Ecotoxicology

, Volume 27, Issue 4, pp 411–419 | Cite as

Selective toxicity of the mesoionic insecticide, triflumezopyrim, to rice planthoppers and beneficial arthropods

  • Jun Zhu
  • Yao Li
  • Hua Jiang
  • Chen Liu
  • Weiwei Lu
  • Wei Dai
  • Jianxiang Xu
  • Fang Liu
Article

Abstract

The novel mesoionic insecticide triflumezopyrim was highly effective in controlling both imidacloprid-susceptible and resistant planthopper populations in Malaysia. However, the toxicity of triflumezopyrim to planthopper populations and their natural enemies has been under-investigated in China. In this study, the median lethal concentrations (LC50) of triflumezopyrim were determined in eight field populations of Nilaparvata lugens and one population of Sogatella furcifera from China under laboratory conditions. Triflumezopyrim showed higher toxicity to planthopper populations than the commonly-used insecticide, imidacloprid. Furthermore, the lethal effect of triflumezopyrim on eight beneficial arthropods of planthoppers was investigated in the laboratory and compared with three commonly-used insecticides, thiamethoxam, chlorpyrifos and abamectin. Triflumezopyrim was harmless to Anagrus nilaparvatae, Cyrtorhinus lividipennis and Paederus fuscipes, while thiamethoxam, chlorpyrifos and abamectin were moderately harmful or harmful to the insect parasitoid and predators. Triflumezopyrim and thiamethoxam were harmless to the predatory spiders Pirata subpiraticus, Ummeliata insecticeps, Hylyphantes graminicola and Pardosa pseudoannulata, and slightly harmful to Theridion octomaculatum. Chlorpyrifos caused slight to high toxicity to four spider species except U. insecticeps. Abamectin was moderately to highly toxic to all five spider species. Our results indicate that triflumezopyrim has high efficacy for rice planthoppers populations and is compatibile with their natural enemies in China.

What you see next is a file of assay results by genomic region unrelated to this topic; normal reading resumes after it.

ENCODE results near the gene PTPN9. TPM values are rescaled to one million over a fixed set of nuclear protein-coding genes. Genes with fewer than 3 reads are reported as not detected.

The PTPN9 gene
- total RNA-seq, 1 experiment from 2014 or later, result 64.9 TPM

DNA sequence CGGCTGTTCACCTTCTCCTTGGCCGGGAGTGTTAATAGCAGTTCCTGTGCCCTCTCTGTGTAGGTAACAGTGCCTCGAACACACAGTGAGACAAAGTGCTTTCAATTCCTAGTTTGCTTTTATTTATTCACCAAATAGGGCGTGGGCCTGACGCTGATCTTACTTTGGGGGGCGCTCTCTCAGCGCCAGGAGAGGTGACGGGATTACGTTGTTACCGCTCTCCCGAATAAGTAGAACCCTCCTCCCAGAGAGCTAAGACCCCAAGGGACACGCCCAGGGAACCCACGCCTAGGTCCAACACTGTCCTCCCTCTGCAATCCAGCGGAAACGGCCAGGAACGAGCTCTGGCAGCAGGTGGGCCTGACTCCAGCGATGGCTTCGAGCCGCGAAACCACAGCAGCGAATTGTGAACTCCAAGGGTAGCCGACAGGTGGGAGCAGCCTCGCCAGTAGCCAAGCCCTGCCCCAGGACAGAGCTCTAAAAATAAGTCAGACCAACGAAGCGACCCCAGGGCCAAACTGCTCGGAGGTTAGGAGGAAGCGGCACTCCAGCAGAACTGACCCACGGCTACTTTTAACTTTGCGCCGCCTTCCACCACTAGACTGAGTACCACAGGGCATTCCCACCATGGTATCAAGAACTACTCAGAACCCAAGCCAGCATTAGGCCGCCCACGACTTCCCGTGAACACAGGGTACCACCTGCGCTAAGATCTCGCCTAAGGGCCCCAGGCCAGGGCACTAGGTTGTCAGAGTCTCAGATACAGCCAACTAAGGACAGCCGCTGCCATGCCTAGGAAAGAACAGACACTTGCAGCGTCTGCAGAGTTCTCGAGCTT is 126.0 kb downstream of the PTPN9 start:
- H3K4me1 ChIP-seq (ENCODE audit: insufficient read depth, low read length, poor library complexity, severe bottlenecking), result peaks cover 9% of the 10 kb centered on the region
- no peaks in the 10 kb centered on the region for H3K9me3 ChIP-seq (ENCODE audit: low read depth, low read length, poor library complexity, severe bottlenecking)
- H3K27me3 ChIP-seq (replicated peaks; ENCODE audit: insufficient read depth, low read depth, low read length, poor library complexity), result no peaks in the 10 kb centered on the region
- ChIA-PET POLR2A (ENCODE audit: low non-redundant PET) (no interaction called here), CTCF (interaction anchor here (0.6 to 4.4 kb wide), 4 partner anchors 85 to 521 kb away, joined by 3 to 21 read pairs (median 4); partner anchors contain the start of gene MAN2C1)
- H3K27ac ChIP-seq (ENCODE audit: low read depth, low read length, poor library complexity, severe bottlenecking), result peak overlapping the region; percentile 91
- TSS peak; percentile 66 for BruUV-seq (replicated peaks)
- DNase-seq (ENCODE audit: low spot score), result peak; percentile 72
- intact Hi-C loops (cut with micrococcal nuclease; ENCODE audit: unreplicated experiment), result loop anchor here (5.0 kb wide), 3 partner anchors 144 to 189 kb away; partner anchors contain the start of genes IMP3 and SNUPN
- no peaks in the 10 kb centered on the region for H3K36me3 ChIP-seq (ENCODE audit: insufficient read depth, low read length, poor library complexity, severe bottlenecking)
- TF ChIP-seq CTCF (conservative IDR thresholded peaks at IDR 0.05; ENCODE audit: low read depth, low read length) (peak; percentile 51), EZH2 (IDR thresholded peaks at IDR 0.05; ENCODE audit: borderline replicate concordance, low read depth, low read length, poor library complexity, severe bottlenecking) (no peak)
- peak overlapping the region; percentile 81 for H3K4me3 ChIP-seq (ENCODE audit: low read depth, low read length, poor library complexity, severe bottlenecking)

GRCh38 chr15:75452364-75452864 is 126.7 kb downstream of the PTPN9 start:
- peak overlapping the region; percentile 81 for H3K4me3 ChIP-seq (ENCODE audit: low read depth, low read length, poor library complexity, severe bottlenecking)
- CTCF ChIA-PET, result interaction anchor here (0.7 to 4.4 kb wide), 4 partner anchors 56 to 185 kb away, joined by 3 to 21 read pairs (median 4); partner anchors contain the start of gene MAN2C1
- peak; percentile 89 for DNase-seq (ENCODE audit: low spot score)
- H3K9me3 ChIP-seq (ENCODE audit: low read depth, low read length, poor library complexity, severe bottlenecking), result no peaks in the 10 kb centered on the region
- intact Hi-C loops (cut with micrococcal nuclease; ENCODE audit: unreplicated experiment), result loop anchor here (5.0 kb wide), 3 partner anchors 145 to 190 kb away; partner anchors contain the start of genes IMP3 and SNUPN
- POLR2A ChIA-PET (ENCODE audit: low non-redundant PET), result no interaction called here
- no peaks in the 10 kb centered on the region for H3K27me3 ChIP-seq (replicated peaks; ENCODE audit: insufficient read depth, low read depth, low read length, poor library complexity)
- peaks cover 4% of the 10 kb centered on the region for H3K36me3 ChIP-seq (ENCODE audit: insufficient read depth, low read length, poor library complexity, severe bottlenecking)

Keywords

Mesoionic insecticide Triflumezopyrim Selective toxicity Rice planthoppers Beneficial arthropods 

Notes

Acknowledgements

This research was financially supported by the Jiangsu Agricultural Scientific Self-Innovation Fund (No. CX(15)1057) and the Fund of Science and Technology of Jiangsu Province, People’s Republic of China (No. BE2015342). We are grateful to Dupont Co, Ltd. for providing funds to conduct this research.

Compliance with ethical standards

Conflict of interest

The authors declare that they have no conflict of interest.

Ethical approval

All applicable international, national, and/or institutional guidelines for the care and use of animals were followed. This article does not contain any studies with human participants performed by any of the authors.

Informed consent

Informed consent was obtained from all individual participants included in the study.

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Copyright information

© Springer Science+Business Media, LLC, part of Springer Nature 2018

Authors and Affiliations

  • Jun Zhu
    • 1
  • Yao Li
    • 1
  • Hua Jiang
    • 1
  • Chen Liu
    • 1
  • Weiwei Lu
    • 1
  • Wei Dai
    • 1
  • Jianxiang Xu
    • 1
  • Fang Liu
    • 1
    • 2
    • 3
  1. 1.College of Horticulture and Plant ProtectionYangzhou UniversityYangzhouChina
  2. 2.Joint International Research Laboratory of Agriculture & Agri-Product SafetyYangzhou UniversityYangzhouChina
  3. 3.Jiangsu Co-Innovation Center for Modern Production Technology of Grain CropsYangzhou UniversityYangzhouChina

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